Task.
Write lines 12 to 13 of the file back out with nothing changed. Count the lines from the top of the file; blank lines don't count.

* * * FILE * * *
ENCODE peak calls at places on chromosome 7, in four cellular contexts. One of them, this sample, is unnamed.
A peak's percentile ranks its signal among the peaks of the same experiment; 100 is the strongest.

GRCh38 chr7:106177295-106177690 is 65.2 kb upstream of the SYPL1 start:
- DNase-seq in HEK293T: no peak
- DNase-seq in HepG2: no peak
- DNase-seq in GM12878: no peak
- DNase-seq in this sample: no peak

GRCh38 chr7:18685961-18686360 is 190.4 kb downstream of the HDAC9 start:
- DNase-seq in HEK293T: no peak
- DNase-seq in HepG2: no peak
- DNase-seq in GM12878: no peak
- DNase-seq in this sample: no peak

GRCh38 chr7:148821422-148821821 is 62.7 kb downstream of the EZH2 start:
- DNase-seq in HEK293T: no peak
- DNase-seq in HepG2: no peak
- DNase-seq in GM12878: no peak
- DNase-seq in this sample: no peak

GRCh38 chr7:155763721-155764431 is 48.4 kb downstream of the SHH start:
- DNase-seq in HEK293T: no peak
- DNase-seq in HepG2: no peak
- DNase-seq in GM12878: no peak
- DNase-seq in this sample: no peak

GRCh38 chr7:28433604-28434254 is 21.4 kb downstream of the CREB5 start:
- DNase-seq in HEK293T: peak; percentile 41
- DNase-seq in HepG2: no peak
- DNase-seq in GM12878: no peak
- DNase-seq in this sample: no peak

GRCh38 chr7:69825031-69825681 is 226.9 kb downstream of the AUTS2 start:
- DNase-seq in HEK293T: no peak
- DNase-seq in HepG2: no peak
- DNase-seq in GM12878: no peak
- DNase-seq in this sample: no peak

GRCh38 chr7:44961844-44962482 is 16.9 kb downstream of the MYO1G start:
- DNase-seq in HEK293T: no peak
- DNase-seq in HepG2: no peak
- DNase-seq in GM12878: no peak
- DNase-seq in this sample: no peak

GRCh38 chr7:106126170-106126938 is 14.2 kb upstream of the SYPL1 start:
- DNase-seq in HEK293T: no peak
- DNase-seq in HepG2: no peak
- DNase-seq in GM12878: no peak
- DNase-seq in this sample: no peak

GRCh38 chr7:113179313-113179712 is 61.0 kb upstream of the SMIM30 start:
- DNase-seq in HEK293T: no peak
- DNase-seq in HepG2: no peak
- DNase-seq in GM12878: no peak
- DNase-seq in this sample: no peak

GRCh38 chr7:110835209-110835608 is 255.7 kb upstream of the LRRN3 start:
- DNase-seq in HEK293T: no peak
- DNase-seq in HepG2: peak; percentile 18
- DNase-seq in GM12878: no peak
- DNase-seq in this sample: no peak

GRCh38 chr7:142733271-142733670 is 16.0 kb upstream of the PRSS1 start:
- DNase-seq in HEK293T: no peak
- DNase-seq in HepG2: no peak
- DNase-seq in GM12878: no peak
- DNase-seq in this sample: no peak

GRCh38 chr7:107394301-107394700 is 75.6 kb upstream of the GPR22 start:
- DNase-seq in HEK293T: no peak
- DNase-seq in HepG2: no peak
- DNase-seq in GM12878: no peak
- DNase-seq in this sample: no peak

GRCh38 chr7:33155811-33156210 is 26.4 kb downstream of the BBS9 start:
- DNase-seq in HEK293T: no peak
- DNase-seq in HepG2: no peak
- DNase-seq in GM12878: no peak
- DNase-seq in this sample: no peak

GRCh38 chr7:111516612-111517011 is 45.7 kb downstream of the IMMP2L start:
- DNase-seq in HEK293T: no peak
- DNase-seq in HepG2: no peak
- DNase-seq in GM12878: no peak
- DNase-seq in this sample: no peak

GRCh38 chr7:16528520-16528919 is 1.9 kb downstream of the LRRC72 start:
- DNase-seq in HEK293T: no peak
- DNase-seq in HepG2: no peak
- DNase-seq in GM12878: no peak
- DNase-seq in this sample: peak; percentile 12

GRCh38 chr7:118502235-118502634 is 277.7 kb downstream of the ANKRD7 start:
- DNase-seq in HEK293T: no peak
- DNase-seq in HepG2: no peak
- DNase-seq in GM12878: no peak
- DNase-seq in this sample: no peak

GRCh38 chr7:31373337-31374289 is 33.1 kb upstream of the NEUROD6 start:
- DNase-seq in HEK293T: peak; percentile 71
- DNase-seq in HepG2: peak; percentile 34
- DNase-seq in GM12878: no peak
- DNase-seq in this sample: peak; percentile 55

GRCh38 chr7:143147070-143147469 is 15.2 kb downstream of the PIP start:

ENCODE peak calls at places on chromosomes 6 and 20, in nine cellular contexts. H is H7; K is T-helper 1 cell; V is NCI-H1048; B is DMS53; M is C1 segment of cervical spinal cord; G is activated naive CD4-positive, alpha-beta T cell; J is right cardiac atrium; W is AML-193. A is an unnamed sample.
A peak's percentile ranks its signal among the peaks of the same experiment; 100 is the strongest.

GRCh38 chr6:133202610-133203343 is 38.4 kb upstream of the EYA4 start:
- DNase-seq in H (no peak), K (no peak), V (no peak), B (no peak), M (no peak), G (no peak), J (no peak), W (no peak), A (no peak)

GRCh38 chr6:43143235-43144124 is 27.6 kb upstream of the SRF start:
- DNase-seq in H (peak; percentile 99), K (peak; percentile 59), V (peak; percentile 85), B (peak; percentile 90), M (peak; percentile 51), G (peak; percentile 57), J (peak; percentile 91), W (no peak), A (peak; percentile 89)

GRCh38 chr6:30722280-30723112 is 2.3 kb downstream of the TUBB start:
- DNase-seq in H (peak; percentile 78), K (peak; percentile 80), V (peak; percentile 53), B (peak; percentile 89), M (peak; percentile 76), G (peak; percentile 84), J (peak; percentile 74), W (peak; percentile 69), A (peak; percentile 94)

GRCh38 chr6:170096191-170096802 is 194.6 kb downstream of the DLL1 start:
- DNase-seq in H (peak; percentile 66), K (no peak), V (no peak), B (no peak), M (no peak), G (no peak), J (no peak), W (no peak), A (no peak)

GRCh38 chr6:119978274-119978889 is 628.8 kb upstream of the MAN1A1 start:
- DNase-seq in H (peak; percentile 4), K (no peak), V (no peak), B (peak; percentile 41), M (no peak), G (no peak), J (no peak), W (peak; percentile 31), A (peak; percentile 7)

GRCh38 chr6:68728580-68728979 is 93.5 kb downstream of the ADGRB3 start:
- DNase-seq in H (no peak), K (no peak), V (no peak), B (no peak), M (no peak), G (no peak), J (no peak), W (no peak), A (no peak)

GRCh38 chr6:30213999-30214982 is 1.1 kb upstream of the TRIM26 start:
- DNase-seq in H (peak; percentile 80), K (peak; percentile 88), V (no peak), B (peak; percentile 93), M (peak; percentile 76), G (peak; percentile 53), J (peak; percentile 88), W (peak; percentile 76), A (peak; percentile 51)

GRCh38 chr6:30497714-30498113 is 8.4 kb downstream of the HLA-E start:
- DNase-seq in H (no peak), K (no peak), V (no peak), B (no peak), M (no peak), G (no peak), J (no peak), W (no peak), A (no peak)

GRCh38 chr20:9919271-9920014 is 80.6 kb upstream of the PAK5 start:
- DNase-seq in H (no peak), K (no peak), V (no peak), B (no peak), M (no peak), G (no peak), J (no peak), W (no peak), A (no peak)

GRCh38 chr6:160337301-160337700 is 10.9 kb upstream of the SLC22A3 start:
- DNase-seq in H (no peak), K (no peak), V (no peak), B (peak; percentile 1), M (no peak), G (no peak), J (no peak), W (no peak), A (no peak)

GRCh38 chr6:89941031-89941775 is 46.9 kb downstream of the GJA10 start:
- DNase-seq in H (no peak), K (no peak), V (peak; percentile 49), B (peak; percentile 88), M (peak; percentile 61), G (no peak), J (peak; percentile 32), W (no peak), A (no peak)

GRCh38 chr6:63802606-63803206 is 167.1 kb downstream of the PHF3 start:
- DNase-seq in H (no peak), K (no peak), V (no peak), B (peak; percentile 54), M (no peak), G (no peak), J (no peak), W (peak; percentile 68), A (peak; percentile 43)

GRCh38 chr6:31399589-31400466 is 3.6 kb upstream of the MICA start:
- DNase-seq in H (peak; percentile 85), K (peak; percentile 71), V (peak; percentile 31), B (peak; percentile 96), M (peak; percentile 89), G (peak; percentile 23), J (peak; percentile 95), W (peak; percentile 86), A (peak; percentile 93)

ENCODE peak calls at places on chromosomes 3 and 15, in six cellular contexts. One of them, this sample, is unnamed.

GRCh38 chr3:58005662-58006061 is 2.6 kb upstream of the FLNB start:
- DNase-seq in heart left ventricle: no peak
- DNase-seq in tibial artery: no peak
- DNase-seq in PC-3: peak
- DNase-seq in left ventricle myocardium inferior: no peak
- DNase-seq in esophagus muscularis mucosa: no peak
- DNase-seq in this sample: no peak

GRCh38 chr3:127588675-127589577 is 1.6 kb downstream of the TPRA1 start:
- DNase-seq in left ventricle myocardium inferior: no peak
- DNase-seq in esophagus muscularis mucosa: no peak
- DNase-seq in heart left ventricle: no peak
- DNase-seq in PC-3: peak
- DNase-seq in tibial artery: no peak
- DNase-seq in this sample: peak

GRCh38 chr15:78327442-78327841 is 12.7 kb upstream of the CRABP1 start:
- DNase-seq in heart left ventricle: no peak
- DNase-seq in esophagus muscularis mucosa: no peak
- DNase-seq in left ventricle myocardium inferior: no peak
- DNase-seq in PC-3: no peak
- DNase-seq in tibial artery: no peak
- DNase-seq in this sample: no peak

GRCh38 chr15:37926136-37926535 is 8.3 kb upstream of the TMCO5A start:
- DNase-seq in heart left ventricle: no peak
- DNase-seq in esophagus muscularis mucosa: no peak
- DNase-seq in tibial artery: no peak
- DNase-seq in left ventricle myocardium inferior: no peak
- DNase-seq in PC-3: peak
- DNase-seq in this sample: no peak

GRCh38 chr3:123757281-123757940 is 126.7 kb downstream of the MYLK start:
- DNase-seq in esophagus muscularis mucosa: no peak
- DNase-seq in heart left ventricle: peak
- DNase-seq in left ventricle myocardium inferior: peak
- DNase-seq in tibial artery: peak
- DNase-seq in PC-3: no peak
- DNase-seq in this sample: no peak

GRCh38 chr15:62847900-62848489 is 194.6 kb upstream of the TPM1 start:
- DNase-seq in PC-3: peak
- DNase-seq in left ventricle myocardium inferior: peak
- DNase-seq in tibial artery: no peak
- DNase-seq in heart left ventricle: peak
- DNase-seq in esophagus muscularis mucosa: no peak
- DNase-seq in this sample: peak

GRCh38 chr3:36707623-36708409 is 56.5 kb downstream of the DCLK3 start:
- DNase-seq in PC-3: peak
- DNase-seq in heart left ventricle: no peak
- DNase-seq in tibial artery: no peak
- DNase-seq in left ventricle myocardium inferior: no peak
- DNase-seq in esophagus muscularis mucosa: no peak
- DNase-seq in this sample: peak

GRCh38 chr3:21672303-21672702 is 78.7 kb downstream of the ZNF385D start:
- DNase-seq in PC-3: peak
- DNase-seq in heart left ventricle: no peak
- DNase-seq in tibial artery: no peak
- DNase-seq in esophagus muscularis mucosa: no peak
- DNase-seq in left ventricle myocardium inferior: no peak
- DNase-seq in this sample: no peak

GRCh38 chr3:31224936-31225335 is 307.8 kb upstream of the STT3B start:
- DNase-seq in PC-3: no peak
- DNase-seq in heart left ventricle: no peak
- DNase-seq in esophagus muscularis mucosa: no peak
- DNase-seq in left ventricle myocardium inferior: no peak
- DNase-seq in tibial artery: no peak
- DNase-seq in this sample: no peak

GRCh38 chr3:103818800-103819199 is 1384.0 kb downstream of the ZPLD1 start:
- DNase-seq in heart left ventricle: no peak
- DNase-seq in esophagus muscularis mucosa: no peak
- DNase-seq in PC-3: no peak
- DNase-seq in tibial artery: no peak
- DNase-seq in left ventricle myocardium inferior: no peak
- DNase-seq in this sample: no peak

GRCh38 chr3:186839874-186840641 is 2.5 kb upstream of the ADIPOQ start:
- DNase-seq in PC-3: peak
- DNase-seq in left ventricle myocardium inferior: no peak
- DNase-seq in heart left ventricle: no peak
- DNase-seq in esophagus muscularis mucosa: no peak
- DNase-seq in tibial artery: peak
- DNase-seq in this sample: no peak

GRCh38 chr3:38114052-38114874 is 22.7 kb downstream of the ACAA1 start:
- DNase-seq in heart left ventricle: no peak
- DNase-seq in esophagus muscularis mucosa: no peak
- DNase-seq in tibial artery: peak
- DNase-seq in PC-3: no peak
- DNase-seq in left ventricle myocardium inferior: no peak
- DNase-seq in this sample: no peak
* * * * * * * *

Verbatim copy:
- DNase-seq in this sample: no peak

GRCh38 chr7:148821422-148821821 is 62.7 kb downstream of the EZH2 start: